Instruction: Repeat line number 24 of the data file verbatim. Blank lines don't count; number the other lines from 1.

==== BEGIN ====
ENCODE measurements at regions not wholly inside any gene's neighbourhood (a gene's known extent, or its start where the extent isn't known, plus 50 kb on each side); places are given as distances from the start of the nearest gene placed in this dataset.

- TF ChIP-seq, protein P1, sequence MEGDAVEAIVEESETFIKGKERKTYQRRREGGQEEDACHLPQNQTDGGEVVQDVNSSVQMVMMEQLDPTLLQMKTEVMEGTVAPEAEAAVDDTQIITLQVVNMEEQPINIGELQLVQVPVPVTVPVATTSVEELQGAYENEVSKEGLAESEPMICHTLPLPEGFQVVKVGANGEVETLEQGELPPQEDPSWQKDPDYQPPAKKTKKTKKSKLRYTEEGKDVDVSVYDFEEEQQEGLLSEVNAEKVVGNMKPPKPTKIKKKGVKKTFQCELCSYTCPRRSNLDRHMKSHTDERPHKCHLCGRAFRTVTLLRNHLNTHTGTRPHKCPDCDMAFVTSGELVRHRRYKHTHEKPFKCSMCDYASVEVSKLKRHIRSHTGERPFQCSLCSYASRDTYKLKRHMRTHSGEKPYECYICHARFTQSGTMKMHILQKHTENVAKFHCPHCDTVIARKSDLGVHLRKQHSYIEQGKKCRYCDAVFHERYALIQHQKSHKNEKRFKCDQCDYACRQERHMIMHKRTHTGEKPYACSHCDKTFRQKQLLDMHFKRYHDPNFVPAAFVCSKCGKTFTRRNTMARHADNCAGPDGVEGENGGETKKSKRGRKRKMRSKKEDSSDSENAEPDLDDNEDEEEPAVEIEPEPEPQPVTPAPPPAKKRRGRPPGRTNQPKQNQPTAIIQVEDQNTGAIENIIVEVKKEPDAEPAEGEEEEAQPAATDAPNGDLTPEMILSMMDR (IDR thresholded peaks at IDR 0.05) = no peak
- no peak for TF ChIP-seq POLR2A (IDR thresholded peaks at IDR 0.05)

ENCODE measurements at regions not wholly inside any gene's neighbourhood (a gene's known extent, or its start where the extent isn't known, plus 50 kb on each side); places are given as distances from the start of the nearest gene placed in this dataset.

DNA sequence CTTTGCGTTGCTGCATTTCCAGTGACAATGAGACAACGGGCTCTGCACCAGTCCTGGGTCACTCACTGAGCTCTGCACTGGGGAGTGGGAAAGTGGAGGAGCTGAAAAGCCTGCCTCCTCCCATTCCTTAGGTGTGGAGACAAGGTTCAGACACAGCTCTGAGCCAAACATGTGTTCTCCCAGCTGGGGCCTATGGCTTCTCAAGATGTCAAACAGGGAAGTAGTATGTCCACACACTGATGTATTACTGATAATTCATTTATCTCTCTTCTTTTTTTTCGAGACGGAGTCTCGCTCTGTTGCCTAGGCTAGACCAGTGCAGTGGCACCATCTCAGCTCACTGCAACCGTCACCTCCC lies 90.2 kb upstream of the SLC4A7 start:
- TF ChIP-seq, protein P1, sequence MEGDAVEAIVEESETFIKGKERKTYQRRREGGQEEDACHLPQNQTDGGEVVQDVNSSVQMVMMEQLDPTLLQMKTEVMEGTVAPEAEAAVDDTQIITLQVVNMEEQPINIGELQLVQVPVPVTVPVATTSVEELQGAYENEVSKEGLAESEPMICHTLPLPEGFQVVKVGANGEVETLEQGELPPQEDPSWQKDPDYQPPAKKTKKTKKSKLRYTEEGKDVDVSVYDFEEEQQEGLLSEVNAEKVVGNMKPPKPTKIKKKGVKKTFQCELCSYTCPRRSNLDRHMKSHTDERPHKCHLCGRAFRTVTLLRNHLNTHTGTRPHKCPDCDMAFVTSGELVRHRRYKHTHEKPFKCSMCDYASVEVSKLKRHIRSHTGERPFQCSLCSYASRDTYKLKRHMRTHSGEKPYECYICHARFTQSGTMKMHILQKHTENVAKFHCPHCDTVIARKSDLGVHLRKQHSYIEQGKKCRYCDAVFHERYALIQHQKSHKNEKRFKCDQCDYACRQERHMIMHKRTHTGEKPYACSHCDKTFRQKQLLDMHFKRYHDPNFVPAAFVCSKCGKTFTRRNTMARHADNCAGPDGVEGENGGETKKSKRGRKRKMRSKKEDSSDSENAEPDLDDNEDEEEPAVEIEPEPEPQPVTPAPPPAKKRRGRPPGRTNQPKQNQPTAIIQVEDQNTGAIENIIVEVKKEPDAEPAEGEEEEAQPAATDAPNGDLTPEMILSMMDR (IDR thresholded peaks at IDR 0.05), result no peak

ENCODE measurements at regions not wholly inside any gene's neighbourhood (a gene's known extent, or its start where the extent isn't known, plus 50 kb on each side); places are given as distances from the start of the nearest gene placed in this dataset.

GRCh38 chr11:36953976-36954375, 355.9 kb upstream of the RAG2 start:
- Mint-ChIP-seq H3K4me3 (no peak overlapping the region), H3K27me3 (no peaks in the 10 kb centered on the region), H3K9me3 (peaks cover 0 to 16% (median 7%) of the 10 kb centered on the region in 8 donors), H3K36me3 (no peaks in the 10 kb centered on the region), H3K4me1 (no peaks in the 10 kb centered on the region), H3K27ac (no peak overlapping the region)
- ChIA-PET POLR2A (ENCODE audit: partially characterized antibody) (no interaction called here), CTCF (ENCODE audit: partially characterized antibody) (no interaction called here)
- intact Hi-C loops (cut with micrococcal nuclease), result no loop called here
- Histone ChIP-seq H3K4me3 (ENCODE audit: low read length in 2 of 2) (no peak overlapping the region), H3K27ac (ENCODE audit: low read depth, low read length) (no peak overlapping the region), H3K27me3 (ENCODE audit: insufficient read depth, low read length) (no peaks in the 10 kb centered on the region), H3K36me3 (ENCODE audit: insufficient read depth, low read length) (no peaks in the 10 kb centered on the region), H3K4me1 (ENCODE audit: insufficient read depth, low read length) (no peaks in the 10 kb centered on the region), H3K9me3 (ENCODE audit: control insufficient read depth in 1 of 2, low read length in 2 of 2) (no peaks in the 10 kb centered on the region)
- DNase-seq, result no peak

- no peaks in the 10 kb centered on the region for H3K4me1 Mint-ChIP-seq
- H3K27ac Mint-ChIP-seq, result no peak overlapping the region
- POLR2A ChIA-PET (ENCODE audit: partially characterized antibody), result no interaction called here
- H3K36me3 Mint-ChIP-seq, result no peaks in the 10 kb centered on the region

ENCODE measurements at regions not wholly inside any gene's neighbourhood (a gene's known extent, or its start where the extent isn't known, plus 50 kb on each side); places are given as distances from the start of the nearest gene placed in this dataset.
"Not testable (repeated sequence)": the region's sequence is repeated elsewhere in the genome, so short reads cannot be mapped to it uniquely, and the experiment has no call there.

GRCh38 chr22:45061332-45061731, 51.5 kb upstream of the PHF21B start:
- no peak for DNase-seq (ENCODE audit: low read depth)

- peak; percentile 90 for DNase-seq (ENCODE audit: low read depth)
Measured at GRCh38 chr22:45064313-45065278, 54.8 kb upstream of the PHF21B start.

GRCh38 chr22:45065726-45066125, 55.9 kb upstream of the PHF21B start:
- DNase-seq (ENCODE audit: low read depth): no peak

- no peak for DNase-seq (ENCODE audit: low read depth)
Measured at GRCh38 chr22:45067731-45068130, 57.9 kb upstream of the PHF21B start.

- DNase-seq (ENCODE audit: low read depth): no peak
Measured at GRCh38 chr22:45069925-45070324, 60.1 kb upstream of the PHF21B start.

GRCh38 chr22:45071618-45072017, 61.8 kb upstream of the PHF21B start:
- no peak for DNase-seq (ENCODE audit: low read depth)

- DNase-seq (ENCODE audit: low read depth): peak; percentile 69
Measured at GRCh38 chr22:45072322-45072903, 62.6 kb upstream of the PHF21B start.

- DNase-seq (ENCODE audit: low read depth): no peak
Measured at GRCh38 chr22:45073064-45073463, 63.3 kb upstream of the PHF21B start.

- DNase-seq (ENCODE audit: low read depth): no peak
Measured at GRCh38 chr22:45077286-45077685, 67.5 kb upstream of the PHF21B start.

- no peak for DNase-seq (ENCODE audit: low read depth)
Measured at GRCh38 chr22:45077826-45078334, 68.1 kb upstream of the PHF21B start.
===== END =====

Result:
GRCh38 chr22:45065726-45066125, 55.9 kb upstream of the PHF21B start: